Common Problems

  • Shooting Low - You’re worrying about where your bullets are going and they’re aligned vertically but all low. That’s because you’re dropping the gun to see the point of impact before the bullet is out of the gun. Stop worrying about where your bullets are going.
  • Shooting High - You’re getting nervous and lifting up the gun because you’re afraid of the recoil. Calm down and pull the trigger very slowly and surprise yourself when it goes off.
  • Shooting Left or Right - You’re putting too much or too little of your finger onto the blade of the trigger and canting the gun to one side while you’re pulling it rearward. Concentrate on a slow pull rearward and use less, or more finger.

2. Applying the Fundamentals

Apply Fundamentals

When you go to shoot a pistol there’s five factors of the shot that determine where the bullet goes. These are called the five fundamentals of marksmanship and they apply to both rifles and pistol but they’re amplified by a pistol’s lacks a shoulder stock, is much lighter weight and has a much smaller sight radius.

The fundamentals of marksmanship are ways to manipulate the gun to get the most accuracy from the gun. They are the only things that determine where the bullet goes. Not your grip, not the direction your feet are pointing, not which hand you’re using, will determine your accuracy barring any mechanical defects of the gun you’re using.

Too many people overlook the role the shooting fundamentals play and instead try to mask it over by talking about grip and stance and gun related problems. The truth is if you can apply the fundamentals, you’ll hit the target no matter what.​

​Anyone who tells you that the way your feet are pointed or the way your arms are bended will change the path of the bullet is either grossly misinformed or unqualified! - This includes the Army field manual with over 17+ “fundamentals”​

3. Measuring Your Progress

As you shoot more and more it’s easy to fall into the trap of only doing drills and shooting at targets and ranges you’re good at. Eventually you’re going to have to get worse to get better.​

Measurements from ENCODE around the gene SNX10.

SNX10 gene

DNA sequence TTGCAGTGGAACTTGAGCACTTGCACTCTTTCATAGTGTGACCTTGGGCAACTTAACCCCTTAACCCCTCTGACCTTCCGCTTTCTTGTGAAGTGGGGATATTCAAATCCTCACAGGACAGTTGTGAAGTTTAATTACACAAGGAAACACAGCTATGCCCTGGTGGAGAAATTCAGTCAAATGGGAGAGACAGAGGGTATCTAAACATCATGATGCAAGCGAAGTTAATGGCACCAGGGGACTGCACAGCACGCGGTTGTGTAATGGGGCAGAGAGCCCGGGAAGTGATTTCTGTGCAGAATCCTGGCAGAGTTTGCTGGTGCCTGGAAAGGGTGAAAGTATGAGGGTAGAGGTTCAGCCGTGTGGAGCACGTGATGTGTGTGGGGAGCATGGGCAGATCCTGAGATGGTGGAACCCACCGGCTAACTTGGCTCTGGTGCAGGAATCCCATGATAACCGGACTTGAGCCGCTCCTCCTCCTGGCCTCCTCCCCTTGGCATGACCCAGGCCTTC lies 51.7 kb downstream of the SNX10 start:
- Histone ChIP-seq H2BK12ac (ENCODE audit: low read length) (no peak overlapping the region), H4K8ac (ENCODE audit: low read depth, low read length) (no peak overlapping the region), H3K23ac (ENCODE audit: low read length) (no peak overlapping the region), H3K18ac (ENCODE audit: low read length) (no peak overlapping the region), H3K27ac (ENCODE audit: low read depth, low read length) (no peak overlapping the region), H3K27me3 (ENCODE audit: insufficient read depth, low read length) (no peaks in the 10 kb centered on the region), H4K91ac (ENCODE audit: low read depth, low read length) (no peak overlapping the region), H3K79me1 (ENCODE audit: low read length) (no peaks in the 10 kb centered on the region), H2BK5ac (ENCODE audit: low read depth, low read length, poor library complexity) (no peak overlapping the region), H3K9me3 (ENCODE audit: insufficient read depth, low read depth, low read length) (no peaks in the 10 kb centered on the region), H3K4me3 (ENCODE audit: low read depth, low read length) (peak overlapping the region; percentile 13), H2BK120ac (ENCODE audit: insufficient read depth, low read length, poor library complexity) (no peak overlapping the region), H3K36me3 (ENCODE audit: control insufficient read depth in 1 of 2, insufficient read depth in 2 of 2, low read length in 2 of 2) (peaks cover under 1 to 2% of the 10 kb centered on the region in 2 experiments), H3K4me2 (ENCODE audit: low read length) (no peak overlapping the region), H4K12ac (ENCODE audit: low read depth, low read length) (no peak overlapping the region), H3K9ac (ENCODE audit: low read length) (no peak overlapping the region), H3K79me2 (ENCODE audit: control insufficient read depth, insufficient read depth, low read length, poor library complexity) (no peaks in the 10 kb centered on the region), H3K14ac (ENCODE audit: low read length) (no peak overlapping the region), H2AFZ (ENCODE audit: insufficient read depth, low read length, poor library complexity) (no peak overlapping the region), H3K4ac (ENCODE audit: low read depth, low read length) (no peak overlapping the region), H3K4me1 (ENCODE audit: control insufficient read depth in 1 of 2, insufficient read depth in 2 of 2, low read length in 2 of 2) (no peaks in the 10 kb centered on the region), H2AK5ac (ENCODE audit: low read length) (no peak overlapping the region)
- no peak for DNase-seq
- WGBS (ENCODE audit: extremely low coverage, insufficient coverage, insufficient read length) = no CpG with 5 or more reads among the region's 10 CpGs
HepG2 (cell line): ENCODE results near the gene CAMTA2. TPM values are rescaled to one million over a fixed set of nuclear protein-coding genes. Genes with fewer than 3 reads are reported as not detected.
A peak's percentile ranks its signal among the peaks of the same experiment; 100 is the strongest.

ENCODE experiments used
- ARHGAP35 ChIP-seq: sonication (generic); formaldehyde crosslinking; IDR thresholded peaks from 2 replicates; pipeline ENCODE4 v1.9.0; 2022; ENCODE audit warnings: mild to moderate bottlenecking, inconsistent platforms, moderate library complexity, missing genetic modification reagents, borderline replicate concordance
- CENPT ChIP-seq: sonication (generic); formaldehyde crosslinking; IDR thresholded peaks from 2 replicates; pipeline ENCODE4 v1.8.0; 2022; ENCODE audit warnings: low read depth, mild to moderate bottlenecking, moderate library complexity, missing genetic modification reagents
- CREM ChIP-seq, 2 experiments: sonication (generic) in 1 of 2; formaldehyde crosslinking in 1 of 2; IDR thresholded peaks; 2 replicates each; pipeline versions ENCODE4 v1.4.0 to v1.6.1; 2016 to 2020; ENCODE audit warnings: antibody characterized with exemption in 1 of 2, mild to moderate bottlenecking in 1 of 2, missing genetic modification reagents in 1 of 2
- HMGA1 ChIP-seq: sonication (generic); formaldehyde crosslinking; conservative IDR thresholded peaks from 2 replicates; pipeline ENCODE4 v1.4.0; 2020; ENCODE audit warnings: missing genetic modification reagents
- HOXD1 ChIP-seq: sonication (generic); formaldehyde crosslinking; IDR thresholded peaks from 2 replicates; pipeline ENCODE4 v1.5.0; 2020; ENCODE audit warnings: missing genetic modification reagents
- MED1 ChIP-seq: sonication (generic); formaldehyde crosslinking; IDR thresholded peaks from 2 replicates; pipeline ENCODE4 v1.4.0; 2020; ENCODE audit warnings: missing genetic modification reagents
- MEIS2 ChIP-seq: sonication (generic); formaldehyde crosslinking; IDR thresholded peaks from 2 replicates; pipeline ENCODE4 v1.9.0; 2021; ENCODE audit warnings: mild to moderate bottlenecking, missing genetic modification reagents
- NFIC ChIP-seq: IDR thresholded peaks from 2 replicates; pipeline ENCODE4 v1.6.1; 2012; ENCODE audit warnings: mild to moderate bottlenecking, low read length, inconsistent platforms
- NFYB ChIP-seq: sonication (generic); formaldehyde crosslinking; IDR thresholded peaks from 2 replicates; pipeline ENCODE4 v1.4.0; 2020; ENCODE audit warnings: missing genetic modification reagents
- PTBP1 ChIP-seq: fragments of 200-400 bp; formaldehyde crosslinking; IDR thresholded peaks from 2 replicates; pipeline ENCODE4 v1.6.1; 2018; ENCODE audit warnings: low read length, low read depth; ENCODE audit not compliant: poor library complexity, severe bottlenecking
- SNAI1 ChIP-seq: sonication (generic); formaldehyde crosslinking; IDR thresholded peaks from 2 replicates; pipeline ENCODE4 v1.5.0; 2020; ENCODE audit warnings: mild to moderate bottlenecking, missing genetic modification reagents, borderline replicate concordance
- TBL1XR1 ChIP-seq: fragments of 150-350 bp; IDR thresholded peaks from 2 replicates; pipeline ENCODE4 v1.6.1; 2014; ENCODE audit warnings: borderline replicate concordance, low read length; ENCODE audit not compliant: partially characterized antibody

What I mean by that, is you need to tackle what you’re bad at. If you’re really good at bullseye shooting except for when you go fast, start getting faster. Your groups are going to get larger for a while and then they’ll start to shrink again as you get better. You’ll be bad for a little while until you’re good.

Measuring progress by your group size is bad because there’s too many variables. Set a standard like shooting an index card at 25yards and then time yourself it takes you to draw, get a sight picture and shoot. Try and shrink that time down rather than the group size on the paper.

Same thing with distance, put smaller and smaller targets out and strive to make first round hits. Always draw from the way you’ll carry your gun in the field otherwise your practice isn’t going to be as realistic as it needs to be and you won’t be progressing in the right direction.

4. Technique Vs. Fundamentals

Fundamentals are the basis of shooting. Technique is how those fundamentals are delivered onto the target. So-called tips or arguments like “Weaver vs. Isosceles” or how your feet are pointed, or how you grip the gun help you deliver your fundamentals better but you’ll never miss a shot because your feet are pointed the wrong way.

You’ll miss a shot because your fundamentals are off. Don’t believe me? What stance are you in when shooting from a bipod? How about shooting from your driver’s seat in a carjacking?

You can successfully make both these shots while having a bad grip, poor body alignment and a nonexistent stance, but have the fundamentals delivered and make a successful shot. People get wrapped around the axle about everything besides the fundamentals because they’re very very simple, but very very important.

Next time you go to the range remember your fundamentals before you start playing around with grips or drills or which arm you bend or which finger goes where. Everyone’s body mechanics are different so the way this person holds their gun, and the way that person follows through with their shots is going to be different.​

5. Situational Accuracy​

How accurate do you really need to be?​

5.1 Self Defense​

Self Defense with Handgun

Self-defense shooting most always happen in bad breath distance and almost always in low light. Rarely will it happen in complete darkness and almost never past 15 yards. That means the best you need to be able to hit a 4-inch circle at 25 yards in low light, while drawing from concealment.

If you can do this, you can make a head shot at 25 yards and a 100-yard body* shot should you need to. You need to find a range that will allow you to draw from concealment and shoot. Everyone can shoot from the bench, but no one ever defended themselves with the gun already in their hand. *This is not a legal brief, follow all laws for self-defense and lethal force.

5.2 Hunting

Hunting it gets a little harder to draw an accuracy standard. Most professional hunters and guides say you need to be able to put 5 rounds into a pie plate sized target at 100 yards with the gun you’re going to hunt with. A pie plate is about 8 inches, the size of a deer’s vital zone on a broad side shot. Doing it 5 times means you have both precision and accuracy with your chosen gun and 100-yard handgun hunting shot is rare at best.